Journal of Comparative Physiology A

, Volume 199, Issue 7, pp 641–651 | Cite as

Prey processing in the Siamese fighting fish (Betta splendens)

  • Nicolai KonowEmail author
  • Belma Krijestorac
  • Christopher P. J. Sanford
  • Renauld Boistel
  • Anthony Herrel
Original Paper


We studied prey processing in the Siamese fighting fish (Betta splendens), involving slow, easily observed head-bobbing movements, which were compared with prey processing in other aquatic feeding vertebrates. We hypothesized that head-bobbing is a unique prey-processing behaviour, which alternatively could be structurally and functionally analogous with raking in basal teleosts, or with pharyngognathy in neoteleosts. Modulation of head-bobbing was elicited by prey with different motility and toughness. Head-bobbing involved sustained mouth occlusion and pronounced cranial elevation, similar to raking. However, the hyoid and pectoral girdle were protracted, and not retracted as in both raking and pharyngognathy. High-speed videofluoroscopy of hyoid movements confirmed that head-bobbing differs from other known aquatic prey-processing behaviours. Nevertheless, head-bobbing and other prey-processing behaviours converge on a recurrent functional theme in the trophic ecology of aquatic feeding vertebrates; the use of intraoral and oropharyngeal dentition surfaces to immobilize, reduce and process relatively large, tough or motile prey. Prey processing outside the pharyngeal region has not been described for neoteleosts previously, but morphological evidence suggests that relatives of Betta might use similar processing behaviours. Thus, our results suggest that pharyngognathy did not out-compete ancestral prey-processing mechanisms completely during the evolution of neoteleosts.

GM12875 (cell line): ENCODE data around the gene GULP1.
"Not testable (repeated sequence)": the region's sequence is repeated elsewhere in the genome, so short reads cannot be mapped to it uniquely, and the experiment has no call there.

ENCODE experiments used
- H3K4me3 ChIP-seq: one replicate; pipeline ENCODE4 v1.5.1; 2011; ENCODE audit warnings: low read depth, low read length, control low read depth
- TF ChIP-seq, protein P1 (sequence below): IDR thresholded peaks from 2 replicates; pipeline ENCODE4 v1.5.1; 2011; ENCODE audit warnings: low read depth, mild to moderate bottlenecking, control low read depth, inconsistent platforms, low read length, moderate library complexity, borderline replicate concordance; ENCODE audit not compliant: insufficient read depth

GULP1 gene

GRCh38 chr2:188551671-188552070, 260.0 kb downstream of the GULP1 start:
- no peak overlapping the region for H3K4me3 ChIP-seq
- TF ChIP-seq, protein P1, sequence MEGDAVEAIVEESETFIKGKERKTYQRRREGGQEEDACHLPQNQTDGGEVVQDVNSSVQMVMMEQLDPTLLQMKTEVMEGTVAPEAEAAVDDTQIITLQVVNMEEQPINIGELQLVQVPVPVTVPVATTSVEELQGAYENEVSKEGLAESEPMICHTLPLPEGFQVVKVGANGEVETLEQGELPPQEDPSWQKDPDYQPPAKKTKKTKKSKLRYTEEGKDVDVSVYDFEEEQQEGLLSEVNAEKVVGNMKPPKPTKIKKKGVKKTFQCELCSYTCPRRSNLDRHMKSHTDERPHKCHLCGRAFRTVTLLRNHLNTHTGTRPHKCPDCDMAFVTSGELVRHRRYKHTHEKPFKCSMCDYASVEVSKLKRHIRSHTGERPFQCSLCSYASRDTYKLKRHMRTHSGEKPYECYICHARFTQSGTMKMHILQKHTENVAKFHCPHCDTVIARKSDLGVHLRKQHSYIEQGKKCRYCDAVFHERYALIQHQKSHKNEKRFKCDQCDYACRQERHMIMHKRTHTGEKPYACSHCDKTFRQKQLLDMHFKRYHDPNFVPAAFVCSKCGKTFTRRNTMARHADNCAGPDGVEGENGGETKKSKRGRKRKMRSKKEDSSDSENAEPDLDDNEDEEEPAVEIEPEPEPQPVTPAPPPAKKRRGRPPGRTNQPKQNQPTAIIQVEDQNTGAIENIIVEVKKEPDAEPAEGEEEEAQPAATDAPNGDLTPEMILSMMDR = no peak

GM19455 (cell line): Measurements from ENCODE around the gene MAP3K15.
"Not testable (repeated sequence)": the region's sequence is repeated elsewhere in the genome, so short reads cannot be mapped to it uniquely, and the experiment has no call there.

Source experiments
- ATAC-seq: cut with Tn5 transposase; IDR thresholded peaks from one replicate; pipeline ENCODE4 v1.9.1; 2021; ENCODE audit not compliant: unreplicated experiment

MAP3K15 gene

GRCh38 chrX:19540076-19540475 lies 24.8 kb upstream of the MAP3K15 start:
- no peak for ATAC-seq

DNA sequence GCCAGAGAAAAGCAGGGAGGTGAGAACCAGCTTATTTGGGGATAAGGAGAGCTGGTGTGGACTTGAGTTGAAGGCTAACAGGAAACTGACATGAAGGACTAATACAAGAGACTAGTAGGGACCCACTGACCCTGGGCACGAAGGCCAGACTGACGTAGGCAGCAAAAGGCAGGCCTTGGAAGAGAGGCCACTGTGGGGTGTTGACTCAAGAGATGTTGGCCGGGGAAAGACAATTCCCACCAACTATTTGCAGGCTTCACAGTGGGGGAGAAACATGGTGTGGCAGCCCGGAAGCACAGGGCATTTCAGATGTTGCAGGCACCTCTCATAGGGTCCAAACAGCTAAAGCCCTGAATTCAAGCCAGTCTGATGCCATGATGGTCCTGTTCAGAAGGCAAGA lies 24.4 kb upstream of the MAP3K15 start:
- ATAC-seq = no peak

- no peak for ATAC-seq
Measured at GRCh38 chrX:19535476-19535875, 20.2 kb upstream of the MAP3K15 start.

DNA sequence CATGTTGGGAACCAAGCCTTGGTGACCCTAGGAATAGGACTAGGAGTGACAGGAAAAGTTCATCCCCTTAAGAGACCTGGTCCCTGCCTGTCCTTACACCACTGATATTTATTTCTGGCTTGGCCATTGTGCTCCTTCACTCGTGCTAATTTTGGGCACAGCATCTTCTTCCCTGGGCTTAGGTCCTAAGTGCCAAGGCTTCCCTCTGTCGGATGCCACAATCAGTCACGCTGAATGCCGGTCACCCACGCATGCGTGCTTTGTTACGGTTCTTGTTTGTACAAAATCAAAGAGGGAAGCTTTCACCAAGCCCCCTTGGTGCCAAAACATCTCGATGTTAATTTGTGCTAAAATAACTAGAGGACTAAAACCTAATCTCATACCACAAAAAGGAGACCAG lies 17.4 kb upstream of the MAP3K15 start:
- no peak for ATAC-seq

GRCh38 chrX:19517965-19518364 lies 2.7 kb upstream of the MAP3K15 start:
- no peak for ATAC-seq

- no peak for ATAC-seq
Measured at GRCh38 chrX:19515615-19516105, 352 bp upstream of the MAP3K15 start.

Convergence Kinematics Oropharyngeal Videofluoroscopy Nutritional physiology 



Adductor mandibulae muscle


Branchial arch remainders




Horizontal movement of basihyal


Vertical movement of basihyal






Cleithrobranchial ligament


Craniovertebral joint


Mandibular jaw gape expansion


Jaw joint


Jaw protrusion


Lower jaw


Magnitude of cranial elevation


Magnitude of pectoral girdle protraction




Neurocranial elevation


Pectoral girdle




Pectoral girdle movement


Protractor hyoideus muscle








Time-zero (cranial elevation onset)


Total length


Upper jaw




Velocity of pectoral girdle protraction


Velocity of neurocranial elevation


Micro-computed tomography



We thank A.L. Camp, A. Luu and S. Van Wassenbergh for help with experiments and analyses, and the anonymous reviewers for their comments. All research complied with the current laws of the United States of America and Belgium, and with institutional ethics permits and animal care and use protocols. Work supported by the National Science Foundation IOB#0444891, #0420440 (to C.P.J.S.) and a research grant from the Fund for Scientific Research—Flanders, Belgium (to A.H.).

Supplementary material

Supplementary material 1 (MPG 1616 kb)


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Copyright information

© Springer-Verlag Berlin Heidelberg 2013

Authors and Affiliations

  • Nicolai Konow
    • 1
    • 3
    Email author
  • Belma Krijestorac
    • 1
  • Christopher P. J. Sanford
    • 1
  • Renauld Boistel
    • 2
  • Anthony Herrel
    • 2
  1. 1.Department of BiologyHofstra UniversityHempsteadUSA
  2. 2.Département d’Ecologie et de Gestion de la BiodiversitéUMR 7179 C.N.R.S/M.N.H.N.Paris Cedex 5France
  3. 3.Department of Ecology and Evolutionary BiologyBrown UniversityProvidenceUSA

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